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U2’s Next Visit to Arizona Could Be…Interesting

[A guest post by reader John Duffy. -AC]

If there were a time and place where U2 became the biggest band in the world it would be Phoenix, Arizona, in the arid spring of 1987. And thanks to the buffoonery of one bigoted politician, it was the place where the band would map itself into the political consciousness of the United States, proving unafraid of taking a stand in America’s ongoing discussion on race and civil rights.

With the return of U2 to the U.S. this month, all eyes will be on the band’s Sept. 19 show in Phoenix, Arizona. This year the band has been on tour celebrating the 30th anniversary of The Joshua Tree, playing the entire album sandwiched between other classics from their four-decade repertoire.

And with American policy being dragged even further to the right than when the band left, it might seem tempting to think a major confrontation with Donald Trump is coming. U2 has never been one to shy away from a fight, but perhaps they, or even rock and roll itself, are not up for this one.

Back in the first week of April in ’87, the band chose Tempe, Arizona—a sprawling suburban Phoenix college town—to start the tour in support of their then highly-anticipated fifth album.

The buzz was well under way when the band arrived for rehearsals in late March. “With or Without You,” the first of three hit singles from the record, was climbing the charts. In three weeks The Joshua Tree would be number one in the U.S. and Canada…and pretty much everywhere else. Both Time and Rolling Stone had cover stories the first week of April.

But shortly after arriving the band learned of a boycott in response to Republican Governor Evan Mecham’s decision to rescind the state holiday honoring Martin Luther King Jr. It had been one of his first acts as governor. The Doobie Brothers and Stevie Wonder had both canceled dates.

Insisting King did not deserve the holiday, Mecham had told the state’s black residents they didn’t need another holiday: “what you folks need are jobs.”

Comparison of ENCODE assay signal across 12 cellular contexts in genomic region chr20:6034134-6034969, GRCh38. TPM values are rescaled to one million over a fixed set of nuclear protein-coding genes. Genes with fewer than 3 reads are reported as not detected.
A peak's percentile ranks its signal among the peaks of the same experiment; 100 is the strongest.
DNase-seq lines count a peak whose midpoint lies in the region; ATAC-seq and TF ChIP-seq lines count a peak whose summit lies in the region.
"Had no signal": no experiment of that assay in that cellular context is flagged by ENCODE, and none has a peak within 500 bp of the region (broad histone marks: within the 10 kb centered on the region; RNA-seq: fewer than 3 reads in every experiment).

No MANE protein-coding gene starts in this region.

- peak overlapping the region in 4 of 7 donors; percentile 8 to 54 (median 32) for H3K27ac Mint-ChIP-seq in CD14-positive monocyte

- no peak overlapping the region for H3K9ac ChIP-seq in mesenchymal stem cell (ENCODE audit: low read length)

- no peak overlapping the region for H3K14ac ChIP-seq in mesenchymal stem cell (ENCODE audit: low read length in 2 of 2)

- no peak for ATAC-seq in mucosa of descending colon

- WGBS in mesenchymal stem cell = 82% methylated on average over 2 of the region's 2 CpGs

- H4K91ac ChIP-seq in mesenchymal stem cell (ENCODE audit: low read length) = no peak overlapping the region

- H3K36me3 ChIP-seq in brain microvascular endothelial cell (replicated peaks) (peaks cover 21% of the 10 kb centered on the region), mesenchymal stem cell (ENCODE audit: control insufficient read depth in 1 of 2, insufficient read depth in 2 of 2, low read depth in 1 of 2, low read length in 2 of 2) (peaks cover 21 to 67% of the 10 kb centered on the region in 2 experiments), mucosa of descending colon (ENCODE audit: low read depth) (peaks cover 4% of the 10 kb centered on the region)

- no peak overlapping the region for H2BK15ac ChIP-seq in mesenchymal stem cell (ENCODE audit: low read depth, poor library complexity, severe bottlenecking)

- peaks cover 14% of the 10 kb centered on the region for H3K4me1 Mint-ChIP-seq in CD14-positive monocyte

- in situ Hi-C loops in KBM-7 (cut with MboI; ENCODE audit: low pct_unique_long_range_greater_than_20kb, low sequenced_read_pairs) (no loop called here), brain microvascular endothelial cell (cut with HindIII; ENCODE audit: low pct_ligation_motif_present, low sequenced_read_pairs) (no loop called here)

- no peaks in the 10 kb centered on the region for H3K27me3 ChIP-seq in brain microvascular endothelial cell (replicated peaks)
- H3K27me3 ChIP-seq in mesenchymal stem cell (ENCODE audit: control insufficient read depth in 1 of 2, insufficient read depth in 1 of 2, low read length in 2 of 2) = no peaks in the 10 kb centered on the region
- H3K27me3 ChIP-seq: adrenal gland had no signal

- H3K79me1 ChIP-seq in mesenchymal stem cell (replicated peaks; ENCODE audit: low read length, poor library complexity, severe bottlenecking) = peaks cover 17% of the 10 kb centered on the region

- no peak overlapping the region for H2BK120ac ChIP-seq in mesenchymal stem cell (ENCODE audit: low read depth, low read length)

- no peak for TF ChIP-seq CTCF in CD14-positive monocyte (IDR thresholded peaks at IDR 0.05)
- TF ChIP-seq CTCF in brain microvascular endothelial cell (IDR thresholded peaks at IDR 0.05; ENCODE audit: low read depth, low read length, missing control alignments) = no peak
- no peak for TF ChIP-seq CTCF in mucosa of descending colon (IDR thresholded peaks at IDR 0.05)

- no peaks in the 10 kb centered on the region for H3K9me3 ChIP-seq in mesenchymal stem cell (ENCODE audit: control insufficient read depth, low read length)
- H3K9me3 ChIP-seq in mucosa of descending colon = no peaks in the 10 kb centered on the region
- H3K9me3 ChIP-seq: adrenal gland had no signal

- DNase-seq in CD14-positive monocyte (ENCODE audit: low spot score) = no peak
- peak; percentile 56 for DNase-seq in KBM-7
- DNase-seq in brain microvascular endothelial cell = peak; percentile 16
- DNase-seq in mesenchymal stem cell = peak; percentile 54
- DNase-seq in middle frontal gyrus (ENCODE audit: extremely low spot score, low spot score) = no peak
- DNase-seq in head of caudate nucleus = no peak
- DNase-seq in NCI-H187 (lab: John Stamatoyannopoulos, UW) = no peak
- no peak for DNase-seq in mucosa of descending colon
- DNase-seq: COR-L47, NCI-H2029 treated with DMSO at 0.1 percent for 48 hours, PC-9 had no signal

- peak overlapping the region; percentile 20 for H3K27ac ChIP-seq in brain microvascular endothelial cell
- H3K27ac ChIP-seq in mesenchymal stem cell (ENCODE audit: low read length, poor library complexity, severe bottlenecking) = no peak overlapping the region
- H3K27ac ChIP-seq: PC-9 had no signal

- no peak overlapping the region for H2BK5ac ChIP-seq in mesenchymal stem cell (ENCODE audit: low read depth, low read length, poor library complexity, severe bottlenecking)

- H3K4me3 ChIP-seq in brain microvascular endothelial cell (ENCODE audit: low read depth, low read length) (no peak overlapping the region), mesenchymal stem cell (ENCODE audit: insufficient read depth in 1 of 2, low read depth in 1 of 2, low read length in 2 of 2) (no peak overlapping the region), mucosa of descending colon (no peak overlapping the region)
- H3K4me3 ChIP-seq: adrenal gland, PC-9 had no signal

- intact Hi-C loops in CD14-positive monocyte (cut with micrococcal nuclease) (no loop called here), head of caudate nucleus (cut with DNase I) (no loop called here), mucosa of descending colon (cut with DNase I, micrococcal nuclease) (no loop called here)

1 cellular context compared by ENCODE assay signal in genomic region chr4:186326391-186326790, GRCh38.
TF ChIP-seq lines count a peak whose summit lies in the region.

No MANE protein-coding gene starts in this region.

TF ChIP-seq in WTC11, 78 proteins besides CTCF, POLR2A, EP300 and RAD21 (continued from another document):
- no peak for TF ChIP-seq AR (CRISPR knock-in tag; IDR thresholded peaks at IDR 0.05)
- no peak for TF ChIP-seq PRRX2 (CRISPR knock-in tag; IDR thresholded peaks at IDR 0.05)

The band, however, decided it was too late to cancel the three shows planned for that first weekend of April. After a mythmaking appearance at Live Aid and the previous year’s high-profile multi-artist tour in support of Amnesty International, U2 were fast becoming the consciousness of 1980s rock.

After all, they had written two songs about King, “MLK” and the anthem “Pride (in the Name of Love”), both from their previous album The Unforgettable Fire. Instead, they issued a strongly worded statement.

“We were outraged when we arrived in Arizona last weekend and discovered the climate created by Governor Mecham’s rescission of the holiday honoring Dr. Martin Luther King Jr,” it read in part, calling the governor “an embarrassment to the people of Arizona.”

Local FM rock stations covered it like national news. The group also made a “substantial” financial contribution to the Mecham Watchdog Committee and urged “all forward thinking” residents to support the growing recall effort.

That night, fans at the Arizona State University Activities Center showed up ready to cheer the band’s efforts, swinging tour t-shirts wildly in the air when the statement was read and displaying numerous homemade “Impeach Meacham” signs.

For his part, Mehcam had made himself easy to despise. He used racist and anti-Semitic slurs without apology, blamed women for divorce, ran off the book’s investigations of political enemies. He was paranoid, irrational, convinced his enemies were eavesdropping on him with lasers. At first, people shook their heads and treated him like a joke.

But less than three months into his term, he was facing a citizen’s recall effort led by a member of his own party and a multiple-count Federal indictment for fraud. For U2 there had been Live Aid and a high-profile tour in support of Amnesty International the previous year, but the Mecham incident found the band wading chest deep into American politics.

But after all, The Joshua Tree was an album that sought to rectify the very enigma of America that so often troubled outsiders; why a nation so wealthy and so full of promise and possibility can also be so unforgiving, so cruel, so eager to consume itself and others in its path. Serving as a grand metaphor was the Southwest itself, the place where urban civilization meets the great empty of the desert.